When storms force your cruise to skip ports of call, don’t sit idly in your cabin watching the whitecaps break menacingly against the ship. Go find your fellow passengers and stage a mutiny! At least that is what passengers onboard the Sapphire Princess did when two typhoons kept the ship from planned port calls in Vietnam, Japan, and Taiwan.
At one point, with passengers assembled in the ship’s theater, she said, “the attorney jumped up and grabbed the microphone away from the assistant cruise director and said: ‘We’re taking over the stage! We have a petition!'”
There was once a time on the bounding main when a captain would not kowtow to rebels armed merely with a petition, but the world is now watching everything. News accounts in London and elsewhere were following the plight of the storm-tossed Sapphire Princess.
“There was a big shouting match with the captain,” she said. “One passenger was telling everybody he was captain of a yacht back home.” He stormed the bridge with Google Earth printouts, she said, and demanded to show the captain how to navigate around the storm.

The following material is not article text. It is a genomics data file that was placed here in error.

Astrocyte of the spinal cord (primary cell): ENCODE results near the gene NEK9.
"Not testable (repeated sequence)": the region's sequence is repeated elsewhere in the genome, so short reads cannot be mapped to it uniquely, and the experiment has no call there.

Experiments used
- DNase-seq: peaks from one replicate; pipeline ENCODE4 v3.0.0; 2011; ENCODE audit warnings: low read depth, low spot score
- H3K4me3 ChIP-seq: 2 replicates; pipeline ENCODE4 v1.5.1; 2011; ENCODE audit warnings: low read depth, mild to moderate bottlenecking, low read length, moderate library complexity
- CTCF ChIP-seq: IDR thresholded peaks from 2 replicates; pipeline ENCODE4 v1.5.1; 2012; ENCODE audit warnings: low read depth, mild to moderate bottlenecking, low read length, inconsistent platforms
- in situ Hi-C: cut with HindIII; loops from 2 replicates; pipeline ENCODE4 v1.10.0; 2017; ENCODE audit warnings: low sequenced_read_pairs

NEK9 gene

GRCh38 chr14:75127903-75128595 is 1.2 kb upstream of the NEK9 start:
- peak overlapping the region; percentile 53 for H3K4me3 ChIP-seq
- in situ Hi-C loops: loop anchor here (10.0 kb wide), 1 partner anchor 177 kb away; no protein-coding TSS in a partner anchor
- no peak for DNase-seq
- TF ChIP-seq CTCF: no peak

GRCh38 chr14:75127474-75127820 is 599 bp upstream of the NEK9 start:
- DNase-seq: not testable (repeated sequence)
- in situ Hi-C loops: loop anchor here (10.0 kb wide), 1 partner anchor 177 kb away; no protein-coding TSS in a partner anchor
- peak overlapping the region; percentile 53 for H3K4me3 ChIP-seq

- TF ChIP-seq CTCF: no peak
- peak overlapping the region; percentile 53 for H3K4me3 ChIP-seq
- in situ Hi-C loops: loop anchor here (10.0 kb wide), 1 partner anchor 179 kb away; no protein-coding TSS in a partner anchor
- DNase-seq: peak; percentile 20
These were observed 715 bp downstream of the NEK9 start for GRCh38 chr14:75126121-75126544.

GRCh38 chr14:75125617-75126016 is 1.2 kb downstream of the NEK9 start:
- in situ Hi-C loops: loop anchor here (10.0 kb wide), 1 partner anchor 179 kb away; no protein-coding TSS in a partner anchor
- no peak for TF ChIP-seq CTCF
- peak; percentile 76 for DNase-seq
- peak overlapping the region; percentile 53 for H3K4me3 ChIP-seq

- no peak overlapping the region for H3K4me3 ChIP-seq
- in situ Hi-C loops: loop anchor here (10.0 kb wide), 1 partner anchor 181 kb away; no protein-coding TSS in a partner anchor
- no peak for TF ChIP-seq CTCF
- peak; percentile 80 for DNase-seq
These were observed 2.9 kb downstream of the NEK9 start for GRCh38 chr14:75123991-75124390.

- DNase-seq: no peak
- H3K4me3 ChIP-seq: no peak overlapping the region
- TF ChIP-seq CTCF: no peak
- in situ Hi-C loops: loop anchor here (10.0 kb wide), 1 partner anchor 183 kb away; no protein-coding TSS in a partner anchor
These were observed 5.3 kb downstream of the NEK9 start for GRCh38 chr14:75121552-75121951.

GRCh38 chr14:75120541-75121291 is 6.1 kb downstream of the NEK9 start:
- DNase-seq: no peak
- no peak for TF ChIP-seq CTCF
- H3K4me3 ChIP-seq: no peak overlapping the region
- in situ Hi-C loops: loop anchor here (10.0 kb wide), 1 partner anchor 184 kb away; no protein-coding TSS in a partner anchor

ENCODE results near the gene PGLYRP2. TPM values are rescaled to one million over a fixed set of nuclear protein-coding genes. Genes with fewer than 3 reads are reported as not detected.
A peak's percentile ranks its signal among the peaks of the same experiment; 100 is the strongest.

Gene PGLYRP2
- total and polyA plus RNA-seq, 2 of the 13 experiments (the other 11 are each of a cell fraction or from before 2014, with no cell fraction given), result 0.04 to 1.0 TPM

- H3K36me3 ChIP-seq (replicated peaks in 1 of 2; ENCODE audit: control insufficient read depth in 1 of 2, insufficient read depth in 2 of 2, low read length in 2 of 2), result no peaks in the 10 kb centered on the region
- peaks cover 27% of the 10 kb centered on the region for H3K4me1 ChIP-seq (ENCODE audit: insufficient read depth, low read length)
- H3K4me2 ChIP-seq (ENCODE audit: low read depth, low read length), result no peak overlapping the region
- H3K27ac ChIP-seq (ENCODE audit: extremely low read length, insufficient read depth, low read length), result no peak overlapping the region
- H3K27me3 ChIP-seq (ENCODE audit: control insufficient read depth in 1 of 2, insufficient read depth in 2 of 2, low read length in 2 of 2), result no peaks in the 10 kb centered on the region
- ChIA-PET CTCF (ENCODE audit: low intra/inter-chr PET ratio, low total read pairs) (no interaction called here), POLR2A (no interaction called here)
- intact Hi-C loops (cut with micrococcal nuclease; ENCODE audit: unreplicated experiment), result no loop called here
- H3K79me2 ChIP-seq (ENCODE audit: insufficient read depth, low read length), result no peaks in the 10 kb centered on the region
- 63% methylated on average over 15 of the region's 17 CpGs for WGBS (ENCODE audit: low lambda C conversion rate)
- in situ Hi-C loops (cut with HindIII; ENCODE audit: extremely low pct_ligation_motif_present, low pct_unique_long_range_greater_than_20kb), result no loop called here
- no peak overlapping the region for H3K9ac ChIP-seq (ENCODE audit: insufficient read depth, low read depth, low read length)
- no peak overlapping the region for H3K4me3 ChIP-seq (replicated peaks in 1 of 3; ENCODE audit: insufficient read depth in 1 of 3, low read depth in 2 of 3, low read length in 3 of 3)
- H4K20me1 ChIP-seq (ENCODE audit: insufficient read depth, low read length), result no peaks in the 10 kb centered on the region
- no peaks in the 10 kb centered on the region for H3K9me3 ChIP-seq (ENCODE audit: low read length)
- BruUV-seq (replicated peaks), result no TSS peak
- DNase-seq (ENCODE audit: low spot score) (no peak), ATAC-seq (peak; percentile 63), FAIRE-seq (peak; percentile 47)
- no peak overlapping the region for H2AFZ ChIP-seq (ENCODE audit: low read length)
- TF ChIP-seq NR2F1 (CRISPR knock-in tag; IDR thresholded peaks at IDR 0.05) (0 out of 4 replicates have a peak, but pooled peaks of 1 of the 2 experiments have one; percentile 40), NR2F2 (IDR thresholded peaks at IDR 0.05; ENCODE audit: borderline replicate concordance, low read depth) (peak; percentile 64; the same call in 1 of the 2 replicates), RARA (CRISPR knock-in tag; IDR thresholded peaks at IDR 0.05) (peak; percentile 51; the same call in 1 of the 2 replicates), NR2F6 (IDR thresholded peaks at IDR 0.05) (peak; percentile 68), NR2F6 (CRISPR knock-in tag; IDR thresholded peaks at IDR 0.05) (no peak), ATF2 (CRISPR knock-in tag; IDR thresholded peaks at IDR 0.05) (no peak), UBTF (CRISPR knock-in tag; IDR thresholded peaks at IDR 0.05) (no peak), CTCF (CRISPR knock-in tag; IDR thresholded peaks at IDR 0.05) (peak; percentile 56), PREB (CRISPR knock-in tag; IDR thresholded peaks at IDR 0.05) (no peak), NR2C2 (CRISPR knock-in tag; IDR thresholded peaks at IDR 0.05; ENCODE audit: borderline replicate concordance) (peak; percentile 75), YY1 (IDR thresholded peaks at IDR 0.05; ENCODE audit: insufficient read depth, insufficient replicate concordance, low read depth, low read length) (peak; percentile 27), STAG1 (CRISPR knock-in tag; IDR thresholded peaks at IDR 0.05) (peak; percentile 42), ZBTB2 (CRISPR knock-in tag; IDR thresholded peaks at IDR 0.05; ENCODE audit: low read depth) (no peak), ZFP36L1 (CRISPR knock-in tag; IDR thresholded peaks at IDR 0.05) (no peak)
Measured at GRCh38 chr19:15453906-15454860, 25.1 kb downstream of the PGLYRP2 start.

As the ship approached its final port, near Beijing, a few passengers threatened to barricade themselves in their staterooms unless they got $1,000 in chits and a free cruise. Resistance collapsed when the captain noted that the police in Beijing would probably not be in the mood for negotiation, Ms. Spencer Brown said.
Cruise ship officers are trained to run ships, not public relations campaigns. The absence of information allows fear and paranoia to breed, leading scared and confused passengers to harangue crew members who are unable to properly explain their actions.
Modern mutiny is not about careening headfirst into storms to scoop up trinkets from exotic locales. Like any customer response, its purpose is to escalate—albeit with outlandish drama—a complaint to decision makers who can offer a solution. The would-be pirates onboard the Sapphire Pricess didn’t win a free tip or a grand of casino blow, but Princess did offer $250 for onboard spending and a 50% discount on a future cruise.
Growing Rebellion on the High Seas [NYT]
(Photo: The Associated Press)